Since 2000, Zimbabwe has been engulfed in a crippling political, economic and humanitarian crisis, which has had an adverse affect on its justice system. Torture accounts for 25% of all reported human rights violations, with some 3,000 instances documented from 2001 to the present. The country’s 55 prisons are severely overcrowded, with 30% percent of the total prison population awaiting trial. Many detainees have remained in pre-trial detention for up to ten years. Human rights organisations estimate that nearly 1,000 prisoners died in Zimbabwe’s prisons in the first six months of 2009 alone.
However, a government power-sharing agreement signed in 2008 facilitated the adoption of new legislation, particularly in the field of human rights. This has created an unprecedented opportunity for effective human rights enforcement.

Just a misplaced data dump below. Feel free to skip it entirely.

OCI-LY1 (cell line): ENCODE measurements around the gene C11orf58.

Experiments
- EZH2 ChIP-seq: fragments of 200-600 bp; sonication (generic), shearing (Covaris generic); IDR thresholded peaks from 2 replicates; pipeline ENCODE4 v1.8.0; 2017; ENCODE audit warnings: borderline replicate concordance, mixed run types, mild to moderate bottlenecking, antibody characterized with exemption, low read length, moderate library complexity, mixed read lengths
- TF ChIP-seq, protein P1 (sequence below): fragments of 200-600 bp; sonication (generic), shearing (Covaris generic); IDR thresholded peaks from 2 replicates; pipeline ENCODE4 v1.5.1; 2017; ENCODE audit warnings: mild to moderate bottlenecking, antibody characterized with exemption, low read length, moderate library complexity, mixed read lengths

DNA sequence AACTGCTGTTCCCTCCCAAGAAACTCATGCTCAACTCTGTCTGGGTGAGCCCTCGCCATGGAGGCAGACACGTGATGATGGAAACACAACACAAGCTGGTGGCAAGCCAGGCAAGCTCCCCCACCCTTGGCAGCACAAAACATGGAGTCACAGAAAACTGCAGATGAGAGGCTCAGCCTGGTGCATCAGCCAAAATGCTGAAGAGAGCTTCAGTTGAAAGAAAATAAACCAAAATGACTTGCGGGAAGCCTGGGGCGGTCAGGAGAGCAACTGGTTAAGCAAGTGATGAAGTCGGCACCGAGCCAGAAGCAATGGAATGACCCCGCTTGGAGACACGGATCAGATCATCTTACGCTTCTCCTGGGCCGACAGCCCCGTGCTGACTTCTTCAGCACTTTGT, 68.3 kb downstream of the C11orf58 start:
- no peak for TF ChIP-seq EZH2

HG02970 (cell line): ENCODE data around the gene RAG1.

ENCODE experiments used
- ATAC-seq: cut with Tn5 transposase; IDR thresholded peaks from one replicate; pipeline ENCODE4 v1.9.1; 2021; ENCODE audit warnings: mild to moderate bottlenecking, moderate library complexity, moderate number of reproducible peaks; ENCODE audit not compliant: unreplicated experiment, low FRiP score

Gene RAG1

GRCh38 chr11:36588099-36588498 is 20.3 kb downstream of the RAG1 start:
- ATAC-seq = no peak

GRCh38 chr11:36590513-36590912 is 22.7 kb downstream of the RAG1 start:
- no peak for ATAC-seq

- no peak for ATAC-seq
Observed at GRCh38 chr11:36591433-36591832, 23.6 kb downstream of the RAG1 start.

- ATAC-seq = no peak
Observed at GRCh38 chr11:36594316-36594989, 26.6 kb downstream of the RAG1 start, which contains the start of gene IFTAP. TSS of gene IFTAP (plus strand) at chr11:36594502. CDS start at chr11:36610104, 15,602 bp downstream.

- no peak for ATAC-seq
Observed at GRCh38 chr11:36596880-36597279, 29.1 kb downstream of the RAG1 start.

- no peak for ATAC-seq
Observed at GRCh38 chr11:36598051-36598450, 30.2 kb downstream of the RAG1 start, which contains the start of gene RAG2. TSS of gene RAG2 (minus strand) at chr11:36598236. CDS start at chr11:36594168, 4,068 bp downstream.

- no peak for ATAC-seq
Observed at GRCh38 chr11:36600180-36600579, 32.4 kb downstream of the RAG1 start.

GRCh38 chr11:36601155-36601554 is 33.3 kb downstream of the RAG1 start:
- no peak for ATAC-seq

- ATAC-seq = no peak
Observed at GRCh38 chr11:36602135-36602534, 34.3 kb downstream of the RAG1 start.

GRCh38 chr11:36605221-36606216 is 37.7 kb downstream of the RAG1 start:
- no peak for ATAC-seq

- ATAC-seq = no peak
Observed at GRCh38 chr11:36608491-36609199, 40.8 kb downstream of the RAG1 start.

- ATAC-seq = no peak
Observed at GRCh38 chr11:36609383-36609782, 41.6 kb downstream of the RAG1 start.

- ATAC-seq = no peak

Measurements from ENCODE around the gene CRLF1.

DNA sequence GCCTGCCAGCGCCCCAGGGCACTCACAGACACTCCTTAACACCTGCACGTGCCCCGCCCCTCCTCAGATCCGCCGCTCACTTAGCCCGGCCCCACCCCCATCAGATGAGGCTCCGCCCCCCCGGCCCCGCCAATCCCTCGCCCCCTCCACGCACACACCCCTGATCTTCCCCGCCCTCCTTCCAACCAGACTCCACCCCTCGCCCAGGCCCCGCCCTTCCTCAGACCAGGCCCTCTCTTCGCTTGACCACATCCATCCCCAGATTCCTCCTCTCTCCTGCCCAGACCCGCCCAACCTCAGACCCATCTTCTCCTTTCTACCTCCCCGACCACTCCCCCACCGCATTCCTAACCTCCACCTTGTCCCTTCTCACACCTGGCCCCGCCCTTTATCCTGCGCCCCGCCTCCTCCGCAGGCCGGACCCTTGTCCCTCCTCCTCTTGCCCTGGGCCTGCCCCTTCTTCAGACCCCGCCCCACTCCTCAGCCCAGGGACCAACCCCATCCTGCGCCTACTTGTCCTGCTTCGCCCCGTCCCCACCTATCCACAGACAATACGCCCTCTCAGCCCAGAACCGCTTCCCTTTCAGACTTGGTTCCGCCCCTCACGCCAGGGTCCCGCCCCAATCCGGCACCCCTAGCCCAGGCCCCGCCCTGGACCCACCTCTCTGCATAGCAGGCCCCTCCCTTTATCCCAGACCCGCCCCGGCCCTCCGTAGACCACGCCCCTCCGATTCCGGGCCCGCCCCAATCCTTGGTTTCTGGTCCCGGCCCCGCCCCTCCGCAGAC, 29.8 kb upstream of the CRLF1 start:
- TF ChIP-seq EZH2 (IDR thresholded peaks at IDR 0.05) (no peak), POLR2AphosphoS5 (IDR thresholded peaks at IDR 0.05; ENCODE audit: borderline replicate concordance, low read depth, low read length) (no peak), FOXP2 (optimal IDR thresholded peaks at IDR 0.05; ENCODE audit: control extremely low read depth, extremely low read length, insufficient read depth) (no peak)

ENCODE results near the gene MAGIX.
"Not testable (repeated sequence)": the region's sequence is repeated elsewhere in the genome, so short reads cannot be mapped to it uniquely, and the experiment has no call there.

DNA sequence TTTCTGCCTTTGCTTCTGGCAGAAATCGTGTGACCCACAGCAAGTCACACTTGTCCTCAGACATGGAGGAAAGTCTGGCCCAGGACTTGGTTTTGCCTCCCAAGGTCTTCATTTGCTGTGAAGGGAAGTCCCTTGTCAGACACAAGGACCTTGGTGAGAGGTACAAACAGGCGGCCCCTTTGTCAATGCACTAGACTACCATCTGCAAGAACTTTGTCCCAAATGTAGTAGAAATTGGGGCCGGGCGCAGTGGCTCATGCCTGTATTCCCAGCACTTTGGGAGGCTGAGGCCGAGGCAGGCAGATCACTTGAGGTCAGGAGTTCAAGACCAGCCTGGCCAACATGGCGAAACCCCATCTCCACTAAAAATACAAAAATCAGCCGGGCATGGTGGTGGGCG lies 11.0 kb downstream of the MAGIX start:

IBJ Country Facts
- Program established 2008.
- Defender Resource Center operating in Harare.
- Over 250 cases already handled.
- 5 trainings conducted with 177 legal professional participants.
- 1.000 rights awareness posters disseminated at courts throughout Harare.
- Seven roundtable discussions with justice sector stakeholders.
IBJ is in the process of a major breakthrough regarding its official status in Zimbabwe thanks to a firm commitment received from the Minister of Justice in October 2011 to sign a Memorandum of Understanding with IBJ. This will greatly enhance IBJ’s access to facilities and organizational recognition throughout the legal system.
In order to consolidate and sustain progress through this next phase, IBJ has defined three imperatives for its future work in Zimbabwe.
- Develop a nationwide service of Defender Resource Centers to meet the country’s legal representation needs.
- Continue and expand capacity building training of legal professionals.
- Expand the reach of legal rights awareness campaigns to empower indigent Zimbabweans to claim their rights.